Access to the full text of this article requires a subscription.
  • If you are a subscriber, please sign in 'My Account' at the top right of the screen.

  • If you want to subscribe to this journal, see our rates

Journal of the American Academy of Dermatology
Volume 41, n° 6
pages 895-910 (décembre 1999)
Doi : 10.1016/S0190-9622(99)70244-6
Adult scurvy

J.V. Hirschmann, MD, Gregory J. Raugi, MD, PhD
Puget Sound Veterans Affairs Medical Center and the University of Washington School of Medicine. Seattle, Washington 


Unlike most animals, which form ascorbic acid by metabolizing glucose, humans require an exogenous source. Vitamin C occurs primarily in fruits and vegetables, and scurvy develops from inadequate consumption of these sources, usually because of ignorance about proper nutrition, psychiatric disorders, alcoholism, or social isolation. The earliest symptom of scurvy, occurring only after many weeks of deficient intake, is fatigue. The most common cutaneous findings are follicular hyperkeratosis, perifollicular hemorrhages, ecchymoses, xerosis, leg edema, poor wound healing, and bent or coiled body hairs. Gum abnormalities, which occur only in patients with teeth, include gingival swelling, purplish discoloration, and hemorrhages. Pain in the back and joints is common, sometimes accompanied by obvious hemorrhage into the soft tissue and joints. Syncope and sudden death may occur. Anemia is frequent, leukopenia occasional. Treatment with vitamin C results in rapid, often dramatic, improvement. (J Am Acad Dermatol 1999;41:895-906.) Learning objective: At the conclusion of this learning activity, participants should be familiar with the history, pathogenesis, clinical features, and treatment of scurvy in adults.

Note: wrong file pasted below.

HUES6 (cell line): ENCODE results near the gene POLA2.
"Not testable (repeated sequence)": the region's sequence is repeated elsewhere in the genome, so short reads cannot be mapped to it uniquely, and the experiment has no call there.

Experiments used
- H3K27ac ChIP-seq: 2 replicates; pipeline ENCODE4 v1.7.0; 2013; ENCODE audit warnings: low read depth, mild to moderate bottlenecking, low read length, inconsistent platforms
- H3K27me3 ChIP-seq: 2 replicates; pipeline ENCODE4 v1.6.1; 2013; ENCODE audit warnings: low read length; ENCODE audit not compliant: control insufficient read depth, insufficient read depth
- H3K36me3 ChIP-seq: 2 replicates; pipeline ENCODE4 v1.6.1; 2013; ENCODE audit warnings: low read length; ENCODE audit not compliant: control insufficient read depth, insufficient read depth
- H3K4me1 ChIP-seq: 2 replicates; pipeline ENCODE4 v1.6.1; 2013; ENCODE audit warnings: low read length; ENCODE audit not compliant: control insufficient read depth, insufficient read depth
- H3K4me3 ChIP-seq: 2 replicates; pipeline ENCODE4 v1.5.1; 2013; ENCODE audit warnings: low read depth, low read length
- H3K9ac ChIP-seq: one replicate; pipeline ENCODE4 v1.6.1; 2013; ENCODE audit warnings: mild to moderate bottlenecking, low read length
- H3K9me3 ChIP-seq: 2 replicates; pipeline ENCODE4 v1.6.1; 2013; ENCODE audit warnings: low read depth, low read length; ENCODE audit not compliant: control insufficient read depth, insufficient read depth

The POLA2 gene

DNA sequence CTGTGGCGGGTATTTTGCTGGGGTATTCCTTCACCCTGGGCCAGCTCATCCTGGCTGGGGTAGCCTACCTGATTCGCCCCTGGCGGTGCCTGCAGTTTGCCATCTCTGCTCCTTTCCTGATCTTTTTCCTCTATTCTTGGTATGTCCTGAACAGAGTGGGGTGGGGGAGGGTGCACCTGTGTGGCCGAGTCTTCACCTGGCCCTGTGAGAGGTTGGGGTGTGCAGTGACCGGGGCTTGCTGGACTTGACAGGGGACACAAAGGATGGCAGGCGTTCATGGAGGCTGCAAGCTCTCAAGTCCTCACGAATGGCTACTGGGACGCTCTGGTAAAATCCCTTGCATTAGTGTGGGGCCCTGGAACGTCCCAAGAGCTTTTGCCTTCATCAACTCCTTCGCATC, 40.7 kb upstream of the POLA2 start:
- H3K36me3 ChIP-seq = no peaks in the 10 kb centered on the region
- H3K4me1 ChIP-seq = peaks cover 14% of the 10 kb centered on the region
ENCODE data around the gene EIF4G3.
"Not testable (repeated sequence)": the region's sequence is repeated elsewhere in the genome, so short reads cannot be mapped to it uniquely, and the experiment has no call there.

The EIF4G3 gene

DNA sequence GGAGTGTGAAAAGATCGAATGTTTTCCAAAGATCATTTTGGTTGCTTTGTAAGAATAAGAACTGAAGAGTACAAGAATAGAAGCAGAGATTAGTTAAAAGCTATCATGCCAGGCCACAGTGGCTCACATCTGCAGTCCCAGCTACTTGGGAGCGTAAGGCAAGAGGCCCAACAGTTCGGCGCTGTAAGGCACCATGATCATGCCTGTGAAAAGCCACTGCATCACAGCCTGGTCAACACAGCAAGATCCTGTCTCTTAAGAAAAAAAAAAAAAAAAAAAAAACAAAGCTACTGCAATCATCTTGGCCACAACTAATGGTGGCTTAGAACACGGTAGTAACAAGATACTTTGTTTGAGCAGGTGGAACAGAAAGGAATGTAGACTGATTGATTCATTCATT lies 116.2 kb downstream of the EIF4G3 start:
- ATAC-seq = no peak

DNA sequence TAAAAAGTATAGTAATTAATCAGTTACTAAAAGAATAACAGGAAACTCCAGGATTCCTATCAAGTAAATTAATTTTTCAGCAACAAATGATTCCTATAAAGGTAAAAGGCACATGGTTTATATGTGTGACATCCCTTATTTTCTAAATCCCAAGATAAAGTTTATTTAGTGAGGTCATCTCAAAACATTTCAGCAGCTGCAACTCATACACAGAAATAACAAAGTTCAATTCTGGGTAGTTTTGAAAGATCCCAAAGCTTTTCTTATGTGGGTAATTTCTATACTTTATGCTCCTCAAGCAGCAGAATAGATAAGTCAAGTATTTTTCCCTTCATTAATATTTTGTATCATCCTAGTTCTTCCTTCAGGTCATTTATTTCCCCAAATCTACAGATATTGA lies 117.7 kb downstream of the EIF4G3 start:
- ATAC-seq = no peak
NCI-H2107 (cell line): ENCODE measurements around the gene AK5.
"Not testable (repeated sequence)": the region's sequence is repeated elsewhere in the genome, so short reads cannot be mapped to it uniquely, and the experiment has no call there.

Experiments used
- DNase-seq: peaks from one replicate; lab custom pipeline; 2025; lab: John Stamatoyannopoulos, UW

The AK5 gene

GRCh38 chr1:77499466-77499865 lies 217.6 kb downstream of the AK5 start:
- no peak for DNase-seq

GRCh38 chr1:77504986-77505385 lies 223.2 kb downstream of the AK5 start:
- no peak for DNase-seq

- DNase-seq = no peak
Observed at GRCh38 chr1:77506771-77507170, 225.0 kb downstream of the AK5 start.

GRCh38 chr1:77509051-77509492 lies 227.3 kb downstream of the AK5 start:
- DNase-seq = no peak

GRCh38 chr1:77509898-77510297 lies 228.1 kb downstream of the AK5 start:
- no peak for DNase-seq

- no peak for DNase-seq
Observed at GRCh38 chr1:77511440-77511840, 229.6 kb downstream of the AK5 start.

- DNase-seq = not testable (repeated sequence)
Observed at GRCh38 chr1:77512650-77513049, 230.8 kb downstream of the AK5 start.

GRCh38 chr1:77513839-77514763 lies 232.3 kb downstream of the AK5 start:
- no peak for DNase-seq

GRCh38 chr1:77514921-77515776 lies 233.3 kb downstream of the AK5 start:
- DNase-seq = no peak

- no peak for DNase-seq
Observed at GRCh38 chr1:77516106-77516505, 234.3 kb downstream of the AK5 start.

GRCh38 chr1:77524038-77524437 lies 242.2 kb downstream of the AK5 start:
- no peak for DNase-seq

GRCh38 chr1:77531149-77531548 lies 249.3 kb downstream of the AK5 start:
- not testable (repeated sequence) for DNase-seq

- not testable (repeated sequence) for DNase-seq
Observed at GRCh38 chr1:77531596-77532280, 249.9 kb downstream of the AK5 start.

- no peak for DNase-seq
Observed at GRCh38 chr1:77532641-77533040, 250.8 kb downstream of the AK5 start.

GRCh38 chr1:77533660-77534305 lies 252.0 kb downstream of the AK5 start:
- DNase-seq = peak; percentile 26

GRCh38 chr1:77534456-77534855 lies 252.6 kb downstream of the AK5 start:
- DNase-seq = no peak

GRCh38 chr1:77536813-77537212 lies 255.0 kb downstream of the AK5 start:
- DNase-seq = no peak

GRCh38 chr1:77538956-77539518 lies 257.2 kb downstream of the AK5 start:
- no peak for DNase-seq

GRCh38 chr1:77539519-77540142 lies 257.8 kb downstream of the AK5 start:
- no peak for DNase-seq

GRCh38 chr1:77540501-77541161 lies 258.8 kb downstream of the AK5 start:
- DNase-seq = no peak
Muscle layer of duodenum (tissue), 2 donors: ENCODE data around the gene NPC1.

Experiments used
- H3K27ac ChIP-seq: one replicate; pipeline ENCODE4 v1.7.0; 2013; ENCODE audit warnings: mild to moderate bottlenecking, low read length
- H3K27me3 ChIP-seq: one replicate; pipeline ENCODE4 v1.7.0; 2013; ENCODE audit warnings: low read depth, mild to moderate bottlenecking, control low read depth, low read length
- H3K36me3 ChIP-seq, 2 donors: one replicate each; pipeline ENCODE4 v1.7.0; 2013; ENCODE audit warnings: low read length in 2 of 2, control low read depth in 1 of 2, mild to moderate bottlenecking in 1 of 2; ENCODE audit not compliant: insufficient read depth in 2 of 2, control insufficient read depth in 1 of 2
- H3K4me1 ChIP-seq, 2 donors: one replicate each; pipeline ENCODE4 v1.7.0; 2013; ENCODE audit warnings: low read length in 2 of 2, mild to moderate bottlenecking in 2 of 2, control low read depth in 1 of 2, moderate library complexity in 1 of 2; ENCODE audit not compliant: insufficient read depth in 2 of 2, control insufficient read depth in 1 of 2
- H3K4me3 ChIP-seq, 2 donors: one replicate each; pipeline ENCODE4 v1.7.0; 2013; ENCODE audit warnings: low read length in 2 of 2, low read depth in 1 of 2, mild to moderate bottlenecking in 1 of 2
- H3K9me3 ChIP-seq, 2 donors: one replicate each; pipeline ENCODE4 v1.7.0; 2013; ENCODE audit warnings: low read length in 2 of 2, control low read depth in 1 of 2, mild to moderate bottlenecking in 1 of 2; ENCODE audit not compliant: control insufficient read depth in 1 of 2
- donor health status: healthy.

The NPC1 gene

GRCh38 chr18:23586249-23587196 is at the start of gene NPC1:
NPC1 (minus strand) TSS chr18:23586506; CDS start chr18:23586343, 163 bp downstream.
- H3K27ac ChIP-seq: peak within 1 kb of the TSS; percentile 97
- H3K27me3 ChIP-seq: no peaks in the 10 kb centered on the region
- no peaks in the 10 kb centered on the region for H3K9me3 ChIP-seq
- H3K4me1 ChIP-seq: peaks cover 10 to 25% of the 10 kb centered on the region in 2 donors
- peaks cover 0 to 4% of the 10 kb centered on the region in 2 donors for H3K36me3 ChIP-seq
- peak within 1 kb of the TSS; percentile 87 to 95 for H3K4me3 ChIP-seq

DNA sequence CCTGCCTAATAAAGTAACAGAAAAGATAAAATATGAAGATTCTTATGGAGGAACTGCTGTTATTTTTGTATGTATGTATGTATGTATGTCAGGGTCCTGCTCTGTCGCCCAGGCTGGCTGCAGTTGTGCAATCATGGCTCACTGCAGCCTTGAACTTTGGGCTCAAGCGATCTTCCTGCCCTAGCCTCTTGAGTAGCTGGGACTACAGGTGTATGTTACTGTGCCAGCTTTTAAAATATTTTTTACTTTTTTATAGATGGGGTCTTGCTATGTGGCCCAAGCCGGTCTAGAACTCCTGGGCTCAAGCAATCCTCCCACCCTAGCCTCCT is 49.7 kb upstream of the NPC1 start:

The full text of this article is available in PDF format.

 Reprint requests: J. V. Hirschmann, MD, Medical Service (111), Puget Sound VA Medical Center, 1660 South Columbian Way, Seattle, WA 98108.

© 1999  American Academy of Dermatology, Inc. Published by Elsevier Masson SAS@@#104157@@